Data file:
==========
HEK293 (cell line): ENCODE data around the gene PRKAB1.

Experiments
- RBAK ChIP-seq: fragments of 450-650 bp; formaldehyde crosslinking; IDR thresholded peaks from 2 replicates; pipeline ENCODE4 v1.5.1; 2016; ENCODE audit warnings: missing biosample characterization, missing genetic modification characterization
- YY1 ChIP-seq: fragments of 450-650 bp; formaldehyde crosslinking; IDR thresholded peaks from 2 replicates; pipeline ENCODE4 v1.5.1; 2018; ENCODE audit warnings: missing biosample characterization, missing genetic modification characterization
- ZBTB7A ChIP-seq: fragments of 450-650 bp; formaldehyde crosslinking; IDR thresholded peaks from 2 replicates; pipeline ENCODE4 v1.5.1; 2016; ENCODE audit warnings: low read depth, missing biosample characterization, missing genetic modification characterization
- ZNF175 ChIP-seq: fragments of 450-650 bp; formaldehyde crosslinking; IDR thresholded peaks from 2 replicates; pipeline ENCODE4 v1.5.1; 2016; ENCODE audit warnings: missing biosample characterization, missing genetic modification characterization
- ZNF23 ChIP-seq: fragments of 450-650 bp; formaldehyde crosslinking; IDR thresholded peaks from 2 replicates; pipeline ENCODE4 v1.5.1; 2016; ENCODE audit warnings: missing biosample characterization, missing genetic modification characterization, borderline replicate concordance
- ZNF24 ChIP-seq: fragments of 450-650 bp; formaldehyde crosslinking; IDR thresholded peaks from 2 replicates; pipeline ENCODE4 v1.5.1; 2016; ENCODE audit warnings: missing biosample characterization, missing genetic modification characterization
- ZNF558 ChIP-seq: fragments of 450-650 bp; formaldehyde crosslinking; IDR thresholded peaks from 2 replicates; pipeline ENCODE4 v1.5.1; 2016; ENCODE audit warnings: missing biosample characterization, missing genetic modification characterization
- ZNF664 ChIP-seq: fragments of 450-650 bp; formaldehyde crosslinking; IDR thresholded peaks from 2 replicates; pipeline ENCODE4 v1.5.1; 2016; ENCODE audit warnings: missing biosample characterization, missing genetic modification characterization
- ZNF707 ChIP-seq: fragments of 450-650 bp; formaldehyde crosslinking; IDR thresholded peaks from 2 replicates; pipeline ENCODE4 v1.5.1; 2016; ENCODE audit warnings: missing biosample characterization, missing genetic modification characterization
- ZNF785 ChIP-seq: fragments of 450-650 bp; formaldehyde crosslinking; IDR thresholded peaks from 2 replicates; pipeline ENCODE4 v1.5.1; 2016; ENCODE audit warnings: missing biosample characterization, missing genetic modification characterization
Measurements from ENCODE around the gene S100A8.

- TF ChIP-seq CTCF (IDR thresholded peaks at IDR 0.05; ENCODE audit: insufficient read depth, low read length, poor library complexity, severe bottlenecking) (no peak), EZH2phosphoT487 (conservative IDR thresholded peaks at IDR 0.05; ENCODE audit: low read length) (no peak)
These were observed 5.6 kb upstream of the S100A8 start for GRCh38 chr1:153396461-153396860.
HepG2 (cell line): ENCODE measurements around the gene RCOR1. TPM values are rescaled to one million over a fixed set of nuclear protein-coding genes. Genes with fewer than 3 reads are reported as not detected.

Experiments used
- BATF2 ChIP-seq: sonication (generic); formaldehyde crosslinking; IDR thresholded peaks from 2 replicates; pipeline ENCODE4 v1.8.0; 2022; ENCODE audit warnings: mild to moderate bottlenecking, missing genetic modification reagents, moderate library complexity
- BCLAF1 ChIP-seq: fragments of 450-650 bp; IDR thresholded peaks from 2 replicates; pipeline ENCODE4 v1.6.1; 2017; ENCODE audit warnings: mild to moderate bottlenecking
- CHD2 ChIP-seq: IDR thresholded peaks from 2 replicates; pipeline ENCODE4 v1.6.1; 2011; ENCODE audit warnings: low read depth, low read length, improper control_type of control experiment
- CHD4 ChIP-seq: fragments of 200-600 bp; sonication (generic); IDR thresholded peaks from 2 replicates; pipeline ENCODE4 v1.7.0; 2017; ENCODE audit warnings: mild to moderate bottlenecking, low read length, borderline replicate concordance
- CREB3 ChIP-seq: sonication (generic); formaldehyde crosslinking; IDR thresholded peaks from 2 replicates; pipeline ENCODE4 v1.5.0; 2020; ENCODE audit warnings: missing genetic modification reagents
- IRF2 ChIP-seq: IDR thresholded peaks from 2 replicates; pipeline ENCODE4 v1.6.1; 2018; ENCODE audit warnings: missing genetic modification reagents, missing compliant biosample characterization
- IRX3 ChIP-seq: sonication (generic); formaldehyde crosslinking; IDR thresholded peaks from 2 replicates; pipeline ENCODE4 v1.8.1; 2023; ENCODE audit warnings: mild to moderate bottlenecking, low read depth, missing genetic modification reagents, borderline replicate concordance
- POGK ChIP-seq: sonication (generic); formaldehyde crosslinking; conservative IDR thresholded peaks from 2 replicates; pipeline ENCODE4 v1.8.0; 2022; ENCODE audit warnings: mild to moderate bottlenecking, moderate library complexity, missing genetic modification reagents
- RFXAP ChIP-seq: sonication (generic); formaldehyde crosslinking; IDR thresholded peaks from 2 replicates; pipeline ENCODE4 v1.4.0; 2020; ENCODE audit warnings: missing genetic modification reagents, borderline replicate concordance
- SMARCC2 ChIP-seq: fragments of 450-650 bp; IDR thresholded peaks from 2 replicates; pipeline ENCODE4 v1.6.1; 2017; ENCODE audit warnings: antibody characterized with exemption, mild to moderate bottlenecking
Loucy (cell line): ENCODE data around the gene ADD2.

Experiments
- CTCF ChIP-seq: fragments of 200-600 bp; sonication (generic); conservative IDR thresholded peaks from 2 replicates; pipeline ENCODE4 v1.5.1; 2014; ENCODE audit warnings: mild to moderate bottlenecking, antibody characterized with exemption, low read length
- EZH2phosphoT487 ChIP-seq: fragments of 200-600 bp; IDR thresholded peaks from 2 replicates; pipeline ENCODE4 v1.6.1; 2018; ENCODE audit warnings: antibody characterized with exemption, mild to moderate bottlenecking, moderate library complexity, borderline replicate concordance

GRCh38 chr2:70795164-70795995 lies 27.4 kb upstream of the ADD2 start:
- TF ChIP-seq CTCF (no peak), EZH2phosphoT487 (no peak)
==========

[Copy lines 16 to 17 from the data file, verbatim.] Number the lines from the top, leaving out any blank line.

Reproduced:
HepG2 (cell line): ENCODE measurements around the gene RCOR1. TPM values are rescaled to one million over a fixed set of nuclear protein-coding genes. Genes with fewer than 3 reads are reported as not detected.

Experiments used